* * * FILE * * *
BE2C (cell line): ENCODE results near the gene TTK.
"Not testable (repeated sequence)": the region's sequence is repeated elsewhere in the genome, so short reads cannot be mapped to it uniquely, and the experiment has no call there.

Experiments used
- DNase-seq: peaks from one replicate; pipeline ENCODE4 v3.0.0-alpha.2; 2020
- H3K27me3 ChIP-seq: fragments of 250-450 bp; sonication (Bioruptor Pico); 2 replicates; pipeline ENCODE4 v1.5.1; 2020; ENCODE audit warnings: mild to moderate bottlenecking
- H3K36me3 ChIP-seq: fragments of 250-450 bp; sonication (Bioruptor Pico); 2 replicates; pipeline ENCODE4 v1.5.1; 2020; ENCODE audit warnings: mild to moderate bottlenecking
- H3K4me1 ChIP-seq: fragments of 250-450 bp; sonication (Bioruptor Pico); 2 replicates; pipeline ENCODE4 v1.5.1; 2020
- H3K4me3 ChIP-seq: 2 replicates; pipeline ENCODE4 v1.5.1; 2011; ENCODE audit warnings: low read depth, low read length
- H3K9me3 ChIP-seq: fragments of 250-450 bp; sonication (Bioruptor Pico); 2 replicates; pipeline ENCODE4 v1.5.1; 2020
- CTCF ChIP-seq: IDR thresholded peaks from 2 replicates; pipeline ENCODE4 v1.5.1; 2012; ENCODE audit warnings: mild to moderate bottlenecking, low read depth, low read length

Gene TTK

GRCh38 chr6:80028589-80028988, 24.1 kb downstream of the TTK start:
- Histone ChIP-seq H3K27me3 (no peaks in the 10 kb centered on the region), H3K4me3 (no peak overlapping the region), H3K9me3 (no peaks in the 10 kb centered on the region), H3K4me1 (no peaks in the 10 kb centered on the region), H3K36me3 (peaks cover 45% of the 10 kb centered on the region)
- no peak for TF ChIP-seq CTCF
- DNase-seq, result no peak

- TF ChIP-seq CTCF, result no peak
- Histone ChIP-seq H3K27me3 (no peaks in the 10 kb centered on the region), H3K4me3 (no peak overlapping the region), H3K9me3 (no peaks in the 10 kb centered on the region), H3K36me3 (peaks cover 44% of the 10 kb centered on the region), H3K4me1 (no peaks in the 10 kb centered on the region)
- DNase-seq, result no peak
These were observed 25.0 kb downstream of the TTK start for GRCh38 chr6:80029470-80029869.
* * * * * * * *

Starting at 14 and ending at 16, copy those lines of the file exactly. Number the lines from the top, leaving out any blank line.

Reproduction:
- no peak for TF ChIP-seq CTCF
- DNase-seq, result no peak

- TF ChIP-seq CTCF, result no peak